The book goes back and forth between the present and past—many different points in the past. Was that always the structure you had in mind?

That was the one thing that I knew that I wanted to do. Usually, when I go into any writing project, I don't know what is going to happen in it. I think that's fun for me. I think that if I know how a story is going to end or I know what's going to happen in it, it feels like then maybe the readers will know that too. So, the one thing that I did know was that I wanted to do these alternating chapters where the present is moving forward in this very linear fashion in a specific timeline, but the past I wanted to feel like how memory feels. So, every other chapter would be something based around a specific type of taxidermy animal. I wanted [the characters] to pop around, and I wanted it to function how memory works for us: Seeing something or smelling something or hearing something brings up a memory, it jogs your brain. That was how the book was always laid out as I was writing. I would write a chapter in the present, then a chapter in the past, and I would work through like that. It was definitely the only thing I knew I wanted to do. Well, I knew I wanted it to be Florida; I knew the characters and the family; I knew I wanted it to be taxidermy. The layout was always there from the beginning, because it felt natural to me.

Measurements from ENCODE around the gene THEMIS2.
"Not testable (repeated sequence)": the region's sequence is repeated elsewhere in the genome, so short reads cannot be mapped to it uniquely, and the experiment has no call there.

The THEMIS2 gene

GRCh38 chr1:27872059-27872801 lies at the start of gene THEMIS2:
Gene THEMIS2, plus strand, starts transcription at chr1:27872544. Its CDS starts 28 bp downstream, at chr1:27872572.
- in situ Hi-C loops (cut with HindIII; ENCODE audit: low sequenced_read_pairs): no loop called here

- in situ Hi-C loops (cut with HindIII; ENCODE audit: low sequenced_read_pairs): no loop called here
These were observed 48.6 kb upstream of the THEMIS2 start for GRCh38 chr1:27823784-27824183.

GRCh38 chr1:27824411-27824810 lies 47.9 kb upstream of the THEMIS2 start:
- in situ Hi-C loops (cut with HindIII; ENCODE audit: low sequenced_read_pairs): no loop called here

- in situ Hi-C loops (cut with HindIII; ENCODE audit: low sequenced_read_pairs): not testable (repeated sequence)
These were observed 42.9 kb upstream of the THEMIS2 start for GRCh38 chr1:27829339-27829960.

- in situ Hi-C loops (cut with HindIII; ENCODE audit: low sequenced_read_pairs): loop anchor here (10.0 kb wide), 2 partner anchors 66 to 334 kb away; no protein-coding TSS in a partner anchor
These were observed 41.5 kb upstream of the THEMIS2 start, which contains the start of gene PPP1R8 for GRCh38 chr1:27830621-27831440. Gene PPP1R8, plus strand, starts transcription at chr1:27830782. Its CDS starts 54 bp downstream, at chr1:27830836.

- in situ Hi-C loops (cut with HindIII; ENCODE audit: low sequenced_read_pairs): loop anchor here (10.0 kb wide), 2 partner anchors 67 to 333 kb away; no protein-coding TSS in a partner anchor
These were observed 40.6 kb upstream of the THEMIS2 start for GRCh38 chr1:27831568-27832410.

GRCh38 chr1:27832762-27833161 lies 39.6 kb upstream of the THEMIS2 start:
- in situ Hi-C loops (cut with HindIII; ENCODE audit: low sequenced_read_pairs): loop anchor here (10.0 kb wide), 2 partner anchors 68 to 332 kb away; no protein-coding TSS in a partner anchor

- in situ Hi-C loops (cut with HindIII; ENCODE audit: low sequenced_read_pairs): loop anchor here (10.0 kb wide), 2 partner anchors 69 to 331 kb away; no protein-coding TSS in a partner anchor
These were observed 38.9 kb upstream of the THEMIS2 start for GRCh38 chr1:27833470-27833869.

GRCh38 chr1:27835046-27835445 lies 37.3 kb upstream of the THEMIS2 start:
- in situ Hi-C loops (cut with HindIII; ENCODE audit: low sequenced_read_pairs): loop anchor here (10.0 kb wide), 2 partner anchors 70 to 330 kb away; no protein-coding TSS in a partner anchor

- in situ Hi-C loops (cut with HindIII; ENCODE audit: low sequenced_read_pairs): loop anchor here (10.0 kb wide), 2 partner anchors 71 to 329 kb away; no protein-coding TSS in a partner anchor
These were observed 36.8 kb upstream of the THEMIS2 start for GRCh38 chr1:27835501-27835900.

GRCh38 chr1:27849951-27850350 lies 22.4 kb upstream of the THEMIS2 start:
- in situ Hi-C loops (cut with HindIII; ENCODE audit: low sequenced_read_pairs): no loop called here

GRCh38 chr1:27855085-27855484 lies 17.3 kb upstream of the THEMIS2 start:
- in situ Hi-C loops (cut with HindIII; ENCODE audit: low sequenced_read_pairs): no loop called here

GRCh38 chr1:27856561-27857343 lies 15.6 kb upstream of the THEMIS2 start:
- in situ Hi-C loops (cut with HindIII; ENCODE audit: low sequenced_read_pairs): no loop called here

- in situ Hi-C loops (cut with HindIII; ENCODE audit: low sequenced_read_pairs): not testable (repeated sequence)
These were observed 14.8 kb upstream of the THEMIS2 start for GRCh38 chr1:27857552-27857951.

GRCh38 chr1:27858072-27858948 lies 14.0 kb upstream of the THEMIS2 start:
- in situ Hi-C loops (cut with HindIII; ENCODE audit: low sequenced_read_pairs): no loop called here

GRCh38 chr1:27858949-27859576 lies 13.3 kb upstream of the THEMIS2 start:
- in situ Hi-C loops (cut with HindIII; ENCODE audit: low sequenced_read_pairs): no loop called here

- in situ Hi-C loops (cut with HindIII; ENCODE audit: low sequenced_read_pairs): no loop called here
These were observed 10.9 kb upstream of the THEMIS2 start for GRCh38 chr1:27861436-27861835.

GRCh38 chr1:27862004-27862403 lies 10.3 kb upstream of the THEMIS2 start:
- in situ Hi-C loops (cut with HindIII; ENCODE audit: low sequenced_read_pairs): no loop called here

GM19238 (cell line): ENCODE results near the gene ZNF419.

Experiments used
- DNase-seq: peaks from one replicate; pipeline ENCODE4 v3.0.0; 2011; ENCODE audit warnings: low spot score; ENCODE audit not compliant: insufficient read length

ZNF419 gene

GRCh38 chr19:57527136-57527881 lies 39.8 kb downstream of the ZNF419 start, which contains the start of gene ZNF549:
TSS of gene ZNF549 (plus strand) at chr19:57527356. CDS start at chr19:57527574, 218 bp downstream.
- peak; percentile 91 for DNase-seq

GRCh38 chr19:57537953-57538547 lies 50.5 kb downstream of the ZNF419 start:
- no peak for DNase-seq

This is a novel that deals with grief and loss in a very visceral—a literally visceral—way. How does it feel for you, as a writer, to immerse yourself in writing about grief and loss and death for such a long time?

I think that, as I was writing it, I started out thinking about the physical aspects of death or the body, because that is something that I'm really interested in all the time. Taxidermy lends itself to allowing me to explore the parameters of what it means to encounter a dead thing, or to have to open a body to take something and position it and remake it; the physicality of it and the strength it requires—there's also mental strength required to do that. The more I thought of that and the more I thought about the practice and production of doing it, doing something repetitively over and over, it kind of makes you immune to it or not feeling it as much. I was thinking very deeply about the interior, the mind, and how people get through grief. In some ways, it's trying to ignore something, which can only go on for so long. In some ways, it's immersing yourself completely. I think there are different kinds of ways… I thought a lot about the idea of control, because I think that control is a way to handle a lot of things—maybe not the most healthy way, but to me, that was the most interesting thing to explore.